Gordon wants PH to push for education reform
Senator Richard J. Gordon underscored the importance of the government's continued support of education, as it serves a primary role towards positive nation-building. Gordon, one of the co-authors of Republic Act No. 11635, said that everyone must take up the mantle in keeping the student body informed so that they could step up as the next generation's leaders.
“Papaano tayo makakalikha ng opportunities for the young people of this country if we are hamstrung by all kinds of taxes that limit our capability to expand our universities and colleges so that we could better come out with the products of the Filipinos that can analyze the problems of our country?” said Gordon.
It may be recalled that Gordon fought for the passage of RA 11635 that reduced the preferential tax rate of proprietary educational institutions from 10 percent to 1 percent, which will remain in effect until June 30, 2023.
The law was crafted to relieve the financial burden on schools that were severely hit by the pandemic, which has ravaged the education sector since March 2020.
For this, Gordon was recognized by the Coordinating Council of Private Educational Associations (COCOPEA) for its monumental impact that will be felt by numerous generations of educators and school leaders.
COCOPEA is an umbrella organization of five member private higher education associations that is composed of around 1,900 schools across the country.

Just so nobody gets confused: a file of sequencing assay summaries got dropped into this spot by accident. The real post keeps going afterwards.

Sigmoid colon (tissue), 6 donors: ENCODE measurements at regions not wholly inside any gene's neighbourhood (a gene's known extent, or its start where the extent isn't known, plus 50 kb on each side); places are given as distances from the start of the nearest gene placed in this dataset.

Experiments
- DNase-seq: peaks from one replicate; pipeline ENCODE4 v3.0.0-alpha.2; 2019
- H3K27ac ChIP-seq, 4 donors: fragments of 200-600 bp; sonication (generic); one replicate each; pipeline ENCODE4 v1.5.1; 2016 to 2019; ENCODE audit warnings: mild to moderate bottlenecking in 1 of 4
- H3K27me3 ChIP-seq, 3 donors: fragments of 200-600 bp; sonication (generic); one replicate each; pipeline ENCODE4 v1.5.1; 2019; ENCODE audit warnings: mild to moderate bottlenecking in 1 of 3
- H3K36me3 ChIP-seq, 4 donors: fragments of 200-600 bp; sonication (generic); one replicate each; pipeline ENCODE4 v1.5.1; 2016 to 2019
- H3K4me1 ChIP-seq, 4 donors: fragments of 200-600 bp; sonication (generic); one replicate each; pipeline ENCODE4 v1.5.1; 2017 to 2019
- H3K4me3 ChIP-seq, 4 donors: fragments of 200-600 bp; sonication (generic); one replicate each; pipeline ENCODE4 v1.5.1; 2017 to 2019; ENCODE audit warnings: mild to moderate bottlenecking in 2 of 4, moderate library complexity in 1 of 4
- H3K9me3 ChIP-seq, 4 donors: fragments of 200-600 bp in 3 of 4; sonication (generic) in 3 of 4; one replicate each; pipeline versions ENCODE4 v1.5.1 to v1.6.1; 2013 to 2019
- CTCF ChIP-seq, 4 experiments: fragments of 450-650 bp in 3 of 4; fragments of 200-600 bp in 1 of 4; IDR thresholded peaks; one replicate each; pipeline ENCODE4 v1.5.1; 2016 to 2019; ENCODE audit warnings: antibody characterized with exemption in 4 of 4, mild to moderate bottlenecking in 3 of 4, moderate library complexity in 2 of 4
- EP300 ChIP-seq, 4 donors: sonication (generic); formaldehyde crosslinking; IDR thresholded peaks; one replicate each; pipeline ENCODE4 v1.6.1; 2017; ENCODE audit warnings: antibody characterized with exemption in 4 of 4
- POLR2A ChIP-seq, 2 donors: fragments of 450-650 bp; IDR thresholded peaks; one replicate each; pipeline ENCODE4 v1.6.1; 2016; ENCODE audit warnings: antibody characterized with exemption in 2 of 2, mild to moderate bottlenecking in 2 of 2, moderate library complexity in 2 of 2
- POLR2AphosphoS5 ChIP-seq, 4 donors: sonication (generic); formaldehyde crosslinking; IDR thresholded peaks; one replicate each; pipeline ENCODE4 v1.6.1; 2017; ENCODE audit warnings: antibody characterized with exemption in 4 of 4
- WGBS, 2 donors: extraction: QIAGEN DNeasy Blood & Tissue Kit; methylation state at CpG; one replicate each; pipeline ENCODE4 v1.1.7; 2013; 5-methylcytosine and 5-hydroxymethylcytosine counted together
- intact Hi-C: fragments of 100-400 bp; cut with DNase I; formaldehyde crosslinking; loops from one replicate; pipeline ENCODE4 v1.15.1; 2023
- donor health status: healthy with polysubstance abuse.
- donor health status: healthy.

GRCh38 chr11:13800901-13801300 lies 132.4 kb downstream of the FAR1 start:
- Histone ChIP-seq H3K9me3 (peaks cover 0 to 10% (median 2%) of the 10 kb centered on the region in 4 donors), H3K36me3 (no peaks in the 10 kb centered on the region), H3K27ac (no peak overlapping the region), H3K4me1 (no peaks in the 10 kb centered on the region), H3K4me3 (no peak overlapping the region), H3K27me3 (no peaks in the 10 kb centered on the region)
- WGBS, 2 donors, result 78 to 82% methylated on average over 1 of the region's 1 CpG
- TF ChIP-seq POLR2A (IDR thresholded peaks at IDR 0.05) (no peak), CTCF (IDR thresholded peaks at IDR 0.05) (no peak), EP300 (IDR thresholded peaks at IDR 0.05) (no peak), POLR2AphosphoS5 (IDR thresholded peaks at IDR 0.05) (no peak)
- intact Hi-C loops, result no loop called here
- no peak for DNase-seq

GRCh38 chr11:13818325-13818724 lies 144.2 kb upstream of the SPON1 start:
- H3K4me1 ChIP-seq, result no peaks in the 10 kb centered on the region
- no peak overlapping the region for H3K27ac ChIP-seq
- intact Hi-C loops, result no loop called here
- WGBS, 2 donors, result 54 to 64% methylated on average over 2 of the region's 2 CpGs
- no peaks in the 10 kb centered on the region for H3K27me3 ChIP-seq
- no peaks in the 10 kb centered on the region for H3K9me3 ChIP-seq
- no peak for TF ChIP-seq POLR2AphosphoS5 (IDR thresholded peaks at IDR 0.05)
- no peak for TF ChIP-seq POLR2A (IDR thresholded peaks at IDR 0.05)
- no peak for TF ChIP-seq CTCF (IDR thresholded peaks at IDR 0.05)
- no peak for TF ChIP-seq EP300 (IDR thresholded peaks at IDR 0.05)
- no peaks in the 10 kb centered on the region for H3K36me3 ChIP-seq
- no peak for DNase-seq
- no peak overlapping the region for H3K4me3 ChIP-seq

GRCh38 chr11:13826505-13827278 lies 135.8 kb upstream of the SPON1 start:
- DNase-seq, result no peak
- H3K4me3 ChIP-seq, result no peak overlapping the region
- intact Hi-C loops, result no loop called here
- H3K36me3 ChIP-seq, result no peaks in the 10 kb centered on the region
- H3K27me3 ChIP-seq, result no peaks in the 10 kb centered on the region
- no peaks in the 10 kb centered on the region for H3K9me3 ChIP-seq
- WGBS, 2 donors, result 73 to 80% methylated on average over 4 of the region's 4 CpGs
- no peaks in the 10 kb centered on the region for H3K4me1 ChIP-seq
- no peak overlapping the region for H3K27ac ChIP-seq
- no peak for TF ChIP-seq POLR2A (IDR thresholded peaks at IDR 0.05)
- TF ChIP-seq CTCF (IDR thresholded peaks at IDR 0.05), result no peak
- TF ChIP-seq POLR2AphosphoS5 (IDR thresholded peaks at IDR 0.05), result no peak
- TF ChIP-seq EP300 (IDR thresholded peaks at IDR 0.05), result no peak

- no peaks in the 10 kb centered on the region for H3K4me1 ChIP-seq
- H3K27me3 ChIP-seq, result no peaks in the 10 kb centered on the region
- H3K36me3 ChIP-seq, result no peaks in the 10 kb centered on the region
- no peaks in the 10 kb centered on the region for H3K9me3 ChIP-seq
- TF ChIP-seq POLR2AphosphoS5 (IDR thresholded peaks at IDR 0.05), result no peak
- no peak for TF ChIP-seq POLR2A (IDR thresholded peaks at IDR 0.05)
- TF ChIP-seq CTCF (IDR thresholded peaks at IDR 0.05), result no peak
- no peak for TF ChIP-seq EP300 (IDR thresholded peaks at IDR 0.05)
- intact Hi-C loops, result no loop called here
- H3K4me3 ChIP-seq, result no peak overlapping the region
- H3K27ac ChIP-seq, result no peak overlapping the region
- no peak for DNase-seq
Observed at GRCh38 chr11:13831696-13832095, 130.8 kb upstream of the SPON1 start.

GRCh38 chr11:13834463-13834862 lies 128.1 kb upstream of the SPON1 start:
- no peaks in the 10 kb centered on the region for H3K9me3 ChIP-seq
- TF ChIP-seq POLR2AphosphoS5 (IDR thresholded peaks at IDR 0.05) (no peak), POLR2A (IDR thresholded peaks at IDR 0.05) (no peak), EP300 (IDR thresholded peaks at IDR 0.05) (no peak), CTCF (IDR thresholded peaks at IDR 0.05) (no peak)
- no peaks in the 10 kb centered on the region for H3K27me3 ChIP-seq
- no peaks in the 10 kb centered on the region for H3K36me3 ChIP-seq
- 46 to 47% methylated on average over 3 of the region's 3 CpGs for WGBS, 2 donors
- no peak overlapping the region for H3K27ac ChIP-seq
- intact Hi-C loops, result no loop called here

Gordon, a lawyer by profession, also credited COCOPEA for their role in striving to shape the next generations of Filipino leaders.
“I thank you because you are not mere spectators. You are not outsiders, you are not watchers, but active in the role not just as educators but making sure to protect your culture of outstanding achievement para nang sa ganoon our country will be a lot brighter, safer, healthier,” said Gordon.
“Definitely we must not forget that universities and colleges, especially the private ones, have their roles to play to make sure na makaabante ang mga tao natin sa tulong ng private education,” he added.
Born shortly after the end of World War II, Gordon grew up in a Philippines that saw economic growth just second to Japan.
Gordon noted that an effort to safeguard education is a commitment that must be undertaken by everybody, not just educators and schools.
“It's important that we all realize that it takes everybody, the solidarity that you have must be shared by the whole country to make sure that we are focused on one vision - to educate our people well and to come up with laws that must be enforced,” pointed out Gordon during an acceptance speech.
“We do the right thing rather than do the popular thing. Make sure that the enforcement of law is secure and done well. Otherwise, we will forever be slipping and every time there's a pandemic, other people will try to do a fastbreak and steal from you as in Pharmally,” he continued.